Looking at the CCP about Partition and the equitable powers of the court, the person paying the down payment should be reimbursed what they paid for the down payment before any distribution of the proceeds. In re Marriage of Leversee (1984) 156 Cal. App. 3d 891 involved a married couple who prior to marriage purchased a home as joint tenants. Id. at 894. The court of appeal held that the house was not as community property, and that the property’s disposition must be pursued in a partition action. Id. at 897. The court stated that in such a partition action “the court may order an equitable compensatory adjustment to compensate [the plaintiff] for her use of separate funds for the down payment on the residence.” Id. Similarly in Demetris v. Demetris (1954) 125 Cal. App. 2d 440 where one co-tenant had paid more than his fair share of the purchase price the court held that the co-tenant was entitled to a credit. Id. at 444 – 445. Therefore, one co-tenant may be awarded credit for having paid more than her share of the down payment or purchase price.
City of Los Angeles: Technically, short term rentals are currently illegal in Los Angeles. ( (Chen vs. Kraft (2016) LA is slow moving but in April 2018 the City Counsel committee approved a measure to allow short term rentals but CAP the number of days that a primary residence can be rented out to 120 days a year. A “qualified host” category may also be included to allow more rental days. Neighbors (or the City) must approve if you want more than 120 days a year of short term rentals.
I love city reports such as this that cost tens of thousands of dollars (or more) to prepare:
Santa Monica: In 2015 Santa Monica passed a law requiring the “host” to also stay in the rental unit. Air BNB sued Santa Monica and in March 2018 the US Federal District Court denied Air BNB’s request for an injunction against the City indicating the City will win. It seems Air BNB has made over $31 million since 2015 in fees from Santa Monica short term rentals!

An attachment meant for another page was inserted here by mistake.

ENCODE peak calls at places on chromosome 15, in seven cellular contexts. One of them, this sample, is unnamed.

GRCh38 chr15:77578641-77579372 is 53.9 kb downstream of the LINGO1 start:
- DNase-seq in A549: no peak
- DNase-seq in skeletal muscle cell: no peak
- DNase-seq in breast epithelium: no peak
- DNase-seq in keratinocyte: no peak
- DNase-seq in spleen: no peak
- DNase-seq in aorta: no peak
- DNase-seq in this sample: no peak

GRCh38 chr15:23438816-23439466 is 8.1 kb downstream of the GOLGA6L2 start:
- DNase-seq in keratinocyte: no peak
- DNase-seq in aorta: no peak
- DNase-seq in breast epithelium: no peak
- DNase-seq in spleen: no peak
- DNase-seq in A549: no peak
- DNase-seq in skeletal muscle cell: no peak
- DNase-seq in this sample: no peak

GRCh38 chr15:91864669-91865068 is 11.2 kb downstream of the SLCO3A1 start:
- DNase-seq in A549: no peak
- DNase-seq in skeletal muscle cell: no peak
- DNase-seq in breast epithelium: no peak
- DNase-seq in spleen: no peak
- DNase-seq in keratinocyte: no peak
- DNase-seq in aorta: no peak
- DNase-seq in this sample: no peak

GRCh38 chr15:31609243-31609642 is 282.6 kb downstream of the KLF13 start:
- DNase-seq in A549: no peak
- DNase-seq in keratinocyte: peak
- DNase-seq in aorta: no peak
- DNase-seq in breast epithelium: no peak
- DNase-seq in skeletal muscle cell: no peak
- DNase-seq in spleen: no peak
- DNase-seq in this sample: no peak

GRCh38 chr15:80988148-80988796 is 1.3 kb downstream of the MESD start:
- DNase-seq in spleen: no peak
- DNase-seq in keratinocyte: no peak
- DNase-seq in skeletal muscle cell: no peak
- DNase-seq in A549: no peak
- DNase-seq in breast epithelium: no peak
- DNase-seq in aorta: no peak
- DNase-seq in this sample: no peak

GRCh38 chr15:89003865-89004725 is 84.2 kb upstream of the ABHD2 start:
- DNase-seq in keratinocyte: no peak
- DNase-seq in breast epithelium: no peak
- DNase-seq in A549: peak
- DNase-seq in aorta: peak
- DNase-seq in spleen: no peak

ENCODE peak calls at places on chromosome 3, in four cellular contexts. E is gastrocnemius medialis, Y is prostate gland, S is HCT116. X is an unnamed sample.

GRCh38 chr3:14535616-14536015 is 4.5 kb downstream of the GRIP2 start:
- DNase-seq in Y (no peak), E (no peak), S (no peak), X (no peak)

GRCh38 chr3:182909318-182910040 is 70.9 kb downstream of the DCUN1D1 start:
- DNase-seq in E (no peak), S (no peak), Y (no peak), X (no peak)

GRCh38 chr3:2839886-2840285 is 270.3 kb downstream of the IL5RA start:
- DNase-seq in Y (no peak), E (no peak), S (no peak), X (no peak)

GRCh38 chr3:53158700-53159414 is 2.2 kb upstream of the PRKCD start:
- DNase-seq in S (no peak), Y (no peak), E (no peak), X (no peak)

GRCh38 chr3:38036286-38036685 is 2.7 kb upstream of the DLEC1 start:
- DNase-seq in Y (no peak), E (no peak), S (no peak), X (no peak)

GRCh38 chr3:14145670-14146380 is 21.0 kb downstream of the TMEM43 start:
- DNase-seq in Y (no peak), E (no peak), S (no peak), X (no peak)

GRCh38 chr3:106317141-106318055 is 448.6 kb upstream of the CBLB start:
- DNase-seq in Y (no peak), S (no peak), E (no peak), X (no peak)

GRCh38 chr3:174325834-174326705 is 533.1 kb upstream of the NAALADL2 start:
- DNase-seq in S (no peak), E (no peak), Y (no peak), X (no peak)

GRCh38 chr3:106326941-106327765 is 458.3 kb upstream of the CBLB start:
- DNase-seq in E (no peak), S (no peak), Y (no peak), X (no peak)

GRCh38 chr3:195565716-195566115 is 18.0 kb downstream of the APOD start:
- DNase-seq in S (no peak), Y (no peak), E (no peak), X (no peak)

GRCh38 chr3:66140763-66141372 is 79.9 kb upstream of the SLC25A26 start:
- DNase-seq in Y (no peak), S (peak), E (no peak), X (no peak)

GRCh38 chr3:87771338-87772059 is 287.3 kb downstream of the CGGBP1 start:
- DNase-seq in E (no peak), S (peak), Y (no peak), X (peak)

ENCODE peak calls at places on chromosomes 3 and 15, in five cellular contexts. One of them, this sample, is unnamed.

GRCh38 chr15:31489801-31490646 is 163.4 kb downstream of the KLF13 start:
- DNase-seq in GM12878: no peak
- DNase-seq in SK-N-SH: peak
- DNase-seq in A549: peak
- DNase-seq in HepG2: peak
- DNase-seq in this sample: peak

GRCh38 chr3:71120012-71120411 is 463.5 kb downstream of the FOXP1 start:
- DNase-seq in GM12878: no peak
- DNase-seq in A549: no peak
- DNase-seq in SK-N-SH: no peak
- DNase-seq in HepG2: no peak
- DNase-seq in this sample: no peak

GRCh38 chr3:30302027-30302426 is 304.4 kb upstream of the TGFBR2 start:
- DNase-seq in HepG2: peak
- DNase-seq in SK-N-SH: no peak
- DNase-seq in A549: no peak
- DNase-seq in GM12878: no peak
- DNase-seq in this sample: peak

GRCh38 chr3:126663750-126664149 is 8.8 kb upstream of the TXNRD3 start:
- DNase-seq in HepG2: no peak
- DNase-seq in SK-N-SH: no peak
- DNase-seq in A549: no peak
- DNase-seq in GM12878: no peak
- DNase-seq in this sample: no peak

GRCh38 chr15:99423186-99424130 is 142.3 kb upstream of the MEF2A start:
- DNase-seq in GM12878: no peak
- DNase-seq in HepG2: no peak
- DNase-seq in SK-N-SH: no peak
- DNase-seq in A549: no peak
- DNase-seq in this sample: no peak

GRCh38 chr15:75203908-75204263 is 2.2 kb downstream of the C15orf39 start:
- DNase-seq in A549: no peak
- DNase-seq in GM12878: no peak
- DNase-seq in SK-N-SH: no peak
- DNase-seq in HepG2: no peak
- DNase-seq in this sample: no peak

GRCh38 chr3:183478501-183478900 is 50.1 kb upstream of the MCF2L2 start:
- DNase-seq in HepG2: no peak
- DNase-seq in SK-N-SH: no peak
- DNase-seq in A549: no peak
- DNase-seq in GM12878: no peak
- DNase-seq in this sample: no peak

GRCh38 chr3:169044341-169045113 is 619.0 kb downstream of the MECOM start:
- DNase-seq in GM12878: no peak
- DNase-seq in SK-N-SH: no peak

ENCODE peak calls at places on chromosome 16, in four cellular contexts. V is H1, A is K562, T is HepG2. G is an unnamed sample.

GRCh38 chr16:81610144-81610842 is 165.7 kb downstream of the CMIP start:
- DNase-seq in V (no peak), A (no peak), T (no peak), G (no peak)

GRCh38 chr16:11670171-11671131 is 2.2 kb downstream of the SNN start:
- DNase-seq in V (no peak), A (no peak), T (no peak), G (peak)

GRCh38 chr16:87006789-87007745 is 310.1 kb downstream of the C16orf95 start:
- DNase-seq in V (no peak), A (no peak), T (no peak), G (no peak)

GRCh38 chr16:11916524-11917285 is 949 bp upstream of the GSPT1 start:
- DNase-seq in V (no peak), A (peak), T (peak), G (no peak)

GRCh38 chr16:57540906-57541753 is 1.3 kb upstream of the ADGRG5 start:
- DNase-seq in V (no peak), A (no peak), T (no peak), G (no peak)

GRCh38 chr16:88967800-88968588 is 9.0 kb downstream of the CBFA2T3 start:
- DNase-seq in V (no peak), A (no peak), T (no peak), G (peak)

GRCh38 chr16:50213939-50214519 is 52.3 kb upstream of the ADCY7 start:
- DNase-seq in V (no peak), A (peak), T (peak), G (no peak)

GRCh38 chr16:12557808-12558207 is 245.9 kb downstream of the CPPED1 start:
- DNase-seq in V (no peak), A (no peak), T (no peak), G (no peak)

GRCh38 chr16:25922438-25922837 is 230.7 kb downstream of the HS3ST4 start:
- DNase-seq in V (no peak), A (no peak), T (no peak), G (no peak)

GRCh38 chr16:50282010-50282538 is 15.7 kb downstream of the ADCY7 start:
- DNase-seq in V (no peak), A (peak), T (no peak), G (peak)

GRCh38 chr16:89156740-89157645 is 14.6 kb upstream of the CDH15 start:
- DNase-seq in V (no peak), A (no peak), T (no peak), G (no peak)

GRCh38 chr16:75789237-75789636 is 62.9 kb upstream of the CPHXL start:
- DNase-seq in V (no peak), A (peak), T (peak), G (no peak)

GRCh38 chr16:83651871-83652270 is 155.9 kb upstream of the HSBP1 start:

West Hollywood: In March 2018 West Hollywood banned renters from hosting short term rentals and the homeowners must be on site for at least 4 hours a day.
Pasadena: In January 2018 Pasadena enacted an ordinance to ALLOW short term rentals for 90 days a year and unlimited rentals so long as the host is on the premises. Air BNB must pay a tax and register with Pasadena.
Hermosa Beach, Redondo Beach: No short term rentals are allowed.
In denying a motion to quash an unlawful detainer summons, the trial court may not restrict a defendant’s responsive pleading to an answer. Van Butenschoen v. Flaker; Superior Court of California, County of Los Angeles – filed Oct. 16, 2017 Cite as 2017 S.O.S. 5258 Full text click here
This makes complete sense because the statute says that after denial of a motion to quash the defendant my respond as per law, including filing a demurrer.
California law allows commission splits and finders fees to be paid, but under the Federal Real Estate Settlement procedures Act (RESPA) they may not be legal. If your seller or buyer wants you to split the broker’s commission with them, that may not be legal unless the seller/buyer is also a real estate licensee. A finder can only introduce the parties, a finder cannot be involved in showing the property or advising or negotiating any terms. (See also 78 Ops Cal Atty Gen 71)
Now if you are dealing with a single family house or up to 4 units, RESPA kicks in if a federally insured mortgage is involved (and usually they are). RESPA prohibits all consideration if is in exchange for referral relating to the real estate settlement. Now you need to look at what is a real estate settlement which is basically anything that leads to an escrow closing with a federally insured loan. (12 USC 2607(a), 12 USC 2603(3)) RESPA 100% bars finder’s fees, but between brokers, referral fees are allowed.